In the famous sci-fi classic Dune, there are no computers. The only computing beings are humans with drug-accelerated reasoning abilities. Strange for the sci-fi genre, where computers are often front and center.
The reason there are no computers is because they have been banned. A great uprising, called the Butlerian Jihad, decided the risk of artificial intelligence was too great. And so, the entire Dune universe decided to ban computers, due to being an existential threat to all humanity.
Dune is a prophetic book in many ways, and the Butlerian Jihad is descriptive of our current time, when academics, technocrats and presidents worry about whether the new generative AI could spell the end of humanity. But Dune, like the pundits and leaders, misunderstand AI, and technological innovation in general.
More Automation Equals Less Human Labor?
As Dune shows, concerns about technology spelling the end of humanity as we know it are not new. A couple of centuries ago, Marx was worried the Industrial Revolution would unravel the fabric of society and send all but the richest down a freefall to wretchedness. In Marx’s Fragment on Machines, he predicts that capitalism inevitably will abstract away more and more human labor until it is entirely turned into a giant machine. More than a faint foreshadowing of modern concerns about AI!
Enter the book Ghost Work, by Mary L. Gray and Siddharth Suri. The two authors conducted many interviews with the world’s crowdsource workforce. These workers are responsible for powering the AI of the biggest tech companies, including Google, Microsoft, and Amazon. While to us these companies’ services appear to work autonomously to address our every need, behind the scenes is a vast number of humans who are manipulating every aspect of the AI algorithms, from labeling content, providing training data, and even secretly stepping in when the algorithms cannot answer the users. The authors dub this unseen workforce powering the modern Internet with the term “Ghost Work”.
This is a fascinating insight, which addresses the threat of human extinction from automation. Do we need to start a Butlerian Jihad and ban AI (and computers) for the safety of all humanity? Was Marx right? Will AI eliminate a massive number of jobs, and put most humans out on the street? Can the technotopias blame the rise of AI for their runaway homelessness problems? Ghost Work shows the answer to all these questions is a resounding No.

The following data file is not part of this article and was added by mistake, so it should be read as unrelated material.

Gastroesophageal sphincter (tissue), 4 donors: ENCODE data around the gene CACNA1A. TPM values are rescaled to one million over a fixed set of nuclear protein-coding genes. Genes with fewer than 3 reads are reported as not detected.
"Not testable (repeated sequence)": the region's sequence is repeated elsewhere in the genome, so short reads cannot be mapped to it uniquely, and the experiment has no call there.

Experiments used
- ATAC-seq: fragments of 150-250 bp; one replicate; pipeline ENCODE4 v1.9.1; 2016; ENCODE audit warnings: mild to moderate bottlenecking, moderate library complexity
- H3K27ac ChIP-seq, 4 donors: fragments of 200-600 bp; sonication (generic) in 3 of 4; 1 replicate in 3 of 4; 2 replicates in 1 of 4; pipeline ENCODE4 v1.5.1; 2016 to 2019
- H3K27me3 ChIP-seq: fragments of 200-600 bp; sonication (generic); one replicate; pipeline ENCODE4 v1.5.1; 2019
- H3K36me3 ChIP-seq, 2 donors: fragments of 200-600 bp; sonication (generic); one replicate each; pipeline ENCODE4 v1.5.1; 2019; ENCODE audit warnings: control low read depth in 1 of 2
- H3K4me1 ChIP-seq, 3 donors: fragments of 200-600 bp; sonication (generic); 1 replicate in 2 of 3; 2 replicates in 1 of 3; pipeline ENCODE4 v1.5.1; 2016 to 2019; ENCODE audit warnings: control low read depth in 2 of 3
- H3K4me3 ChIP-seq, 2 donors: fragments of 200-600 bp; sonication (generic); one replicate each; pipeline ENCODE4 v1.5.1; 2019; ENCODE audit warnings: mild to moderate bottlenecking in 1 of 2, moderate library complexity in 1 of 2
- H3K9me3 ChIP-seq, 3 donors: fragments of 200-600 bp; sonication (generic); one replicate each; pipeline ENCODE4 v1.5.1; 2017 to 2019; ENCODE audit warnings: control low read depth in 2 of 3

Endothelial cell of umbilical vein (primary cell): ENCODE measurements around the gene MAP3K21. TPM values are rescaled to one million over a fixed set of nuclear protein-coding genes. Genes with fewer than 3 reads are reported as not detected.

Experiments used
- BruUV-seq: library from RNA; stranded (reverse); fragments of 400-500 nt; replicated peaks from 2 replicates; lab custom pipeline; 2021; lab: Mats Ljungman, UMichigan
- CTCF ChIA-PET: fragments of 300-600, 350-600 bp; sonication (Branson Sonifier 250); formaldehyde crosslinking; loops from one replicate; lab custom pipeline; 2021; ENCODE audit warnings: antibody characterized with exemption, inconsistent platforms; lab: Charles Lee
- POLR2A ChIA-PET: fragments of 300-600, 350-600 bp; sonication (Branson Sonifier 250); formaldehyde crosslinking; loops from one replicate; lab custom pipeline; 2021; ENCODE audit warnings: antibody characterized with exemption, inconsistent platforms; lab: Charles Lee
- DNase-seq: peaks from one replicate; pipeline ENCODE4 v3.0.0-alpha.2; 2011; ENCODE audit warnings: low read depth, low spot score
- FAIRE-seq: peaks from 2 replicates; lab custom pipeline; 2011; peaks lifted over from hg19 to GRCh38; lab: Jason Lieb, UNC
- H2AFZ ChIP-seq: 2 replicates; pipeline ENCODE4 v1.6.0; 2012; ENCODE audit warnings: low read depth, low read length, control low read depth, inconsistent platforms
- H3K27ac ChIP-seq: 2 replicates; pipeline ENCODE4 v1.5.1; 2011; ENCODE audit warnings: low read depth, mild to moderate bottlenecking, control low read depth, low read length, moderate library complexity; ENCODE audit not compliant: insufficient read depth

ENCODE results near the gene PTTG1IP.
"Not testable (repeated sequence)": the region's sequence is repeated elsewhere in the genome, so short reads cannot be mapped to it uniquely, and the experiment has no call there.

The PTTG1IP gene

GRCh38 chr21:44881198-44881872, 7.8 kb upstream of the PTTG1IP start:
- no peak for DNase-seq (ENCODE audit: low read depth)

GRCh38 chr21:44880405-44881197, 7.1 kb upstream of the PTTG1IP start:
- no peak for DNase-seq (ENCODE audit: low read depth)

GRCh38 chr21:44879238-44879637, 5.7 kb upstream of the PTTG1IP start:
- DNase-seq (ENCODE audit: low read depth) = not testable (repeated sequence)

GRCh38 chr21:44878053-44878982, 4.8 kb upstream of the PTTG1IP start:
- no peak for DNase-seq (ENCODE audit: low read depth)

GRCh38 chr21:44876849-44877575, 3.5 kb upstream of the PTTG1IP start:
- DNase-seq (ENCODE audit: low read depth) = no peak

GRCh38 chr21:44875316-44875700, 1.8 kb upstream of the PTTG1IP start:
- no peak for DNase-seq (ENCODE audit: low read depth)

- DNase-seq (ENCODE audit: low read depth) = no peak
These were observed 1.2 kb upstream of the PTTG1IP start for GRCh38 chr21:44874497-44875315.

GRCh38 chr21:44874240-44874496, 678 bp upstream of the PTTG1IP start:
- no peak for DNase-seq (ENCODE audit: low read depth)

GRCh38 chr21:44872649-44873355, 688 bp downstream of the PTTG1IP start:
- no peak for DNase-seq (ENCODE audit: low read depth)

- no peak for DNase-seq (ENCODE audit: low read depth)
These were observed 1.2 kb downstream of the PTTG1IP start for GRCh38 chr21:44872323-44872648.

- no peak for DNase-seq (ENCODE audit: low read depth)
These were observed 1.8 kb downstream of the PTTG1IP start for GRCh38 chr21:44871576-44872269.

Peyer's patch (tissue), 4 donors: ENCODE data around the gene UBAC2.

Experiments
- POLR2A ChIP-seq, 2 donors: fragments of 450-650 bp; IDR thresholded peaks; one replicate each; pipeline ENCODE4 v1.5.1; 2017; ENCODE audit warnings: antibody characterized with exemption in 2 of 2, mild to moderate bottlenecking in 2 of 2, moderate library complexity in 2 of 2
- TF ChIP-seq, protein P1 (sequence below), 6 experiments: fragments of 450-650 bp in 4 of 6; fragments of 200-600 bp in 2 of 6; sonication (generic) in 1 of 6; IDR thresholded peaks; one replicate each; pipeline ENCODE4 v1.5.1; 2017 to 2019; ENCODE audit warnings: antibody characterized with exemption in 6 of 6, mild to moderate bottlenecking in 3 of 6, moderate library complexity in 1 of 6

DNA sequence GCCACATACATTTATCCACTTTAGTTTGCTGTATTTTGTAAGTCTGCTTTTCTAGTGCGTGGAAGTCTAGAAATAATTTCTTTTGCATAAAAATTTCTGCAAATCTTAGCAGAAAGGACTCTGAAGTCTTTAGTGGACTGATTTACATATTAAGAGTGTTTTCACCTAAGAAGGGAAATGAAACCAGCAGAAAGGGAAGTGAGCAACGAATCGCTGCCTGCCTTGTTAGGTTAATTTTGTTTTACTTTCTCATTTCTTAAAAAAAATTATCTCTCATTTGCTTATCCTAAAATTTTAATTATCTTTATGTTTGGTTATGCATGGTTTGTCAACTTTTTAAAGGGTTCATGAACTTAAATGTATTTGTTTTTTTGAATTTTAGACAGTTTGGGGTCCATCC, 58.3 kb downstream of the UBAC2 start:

To understand why, Gray and Suri introduce the concept of “piecework”. Piecework originated during the industrial revolution to address the gap between what was promised, and what was delivered. The industrial revolution was founded on exactly the same premise as AI, that automation would eliminate the need for human labor. However, what the titans of the revolution discovered was that automation was always an 80% solution. The marvelous industrial factories, despite the ingenious mechanisms they housed, were always unable to completely deliver a product. Human labor was always necessary to put the finishing touches on what the factories produced and make the products fit for human consumption. This labor was known as “piecework.” It was often filled by women and children, who were not covered by the same labor laws as factory workers and were consequently easier to exploit by the factory owners.
From piecework, the authors derive the “paradox of the last mile.” Starting from the Industrial Revolution and progressing all the way to the modern AI revolution the authors see this consistent 80/20 tradeoff at work with all forms of automation, regardless of era. Whenever the technocrats promise a new way to automate human labor, what instead happens is the automation opens new venues of labor that only humans can fulfill. These venues are the “last mile,” and the last mile is never automated away.
Human Labor is Still Necessary
We can think about this phenomenon by looking at a bush and a tree. Imagine that the leaves on each represent human labor. With the bush, a very large percentage is leaves. Consequently, most of the bush is represented by human labor, and we can think of this as an area of industry before automation. On the other hand, with a tree a much smaller percentage is leaves. This is an industry that has been automated. Yet, despite the fact the leaves form a smaller percentage of the tree, if we were to count all the leaves on a tree compared to a bush, the tree would have many more leaves. Thus, even though automation reduces the percentage of human labor necessary, it paradoxically increases the amount of human labor required.
This is why, contrary to the Butlerian jihadists’ expectations, the paradox of the last mile means that as automation increases, the need for human labor increases, and as a corollary, so does the need for humans in general. In our current culture, this is an extremely counterintuitive finding. Our culture has gone so far as to create an entire religion, transhumanism, around the assumption that technology will automate all our needs, concerns, and humanity. This is despite the obvious fact the opposite is occurring. Contrary to the status quo, AI, and automation in general, is not a threat to human existence, but rather a benefit that will generate the need for greater human involvement and creativity. The few contrarians who understand what is really happening stand to benefit greatly.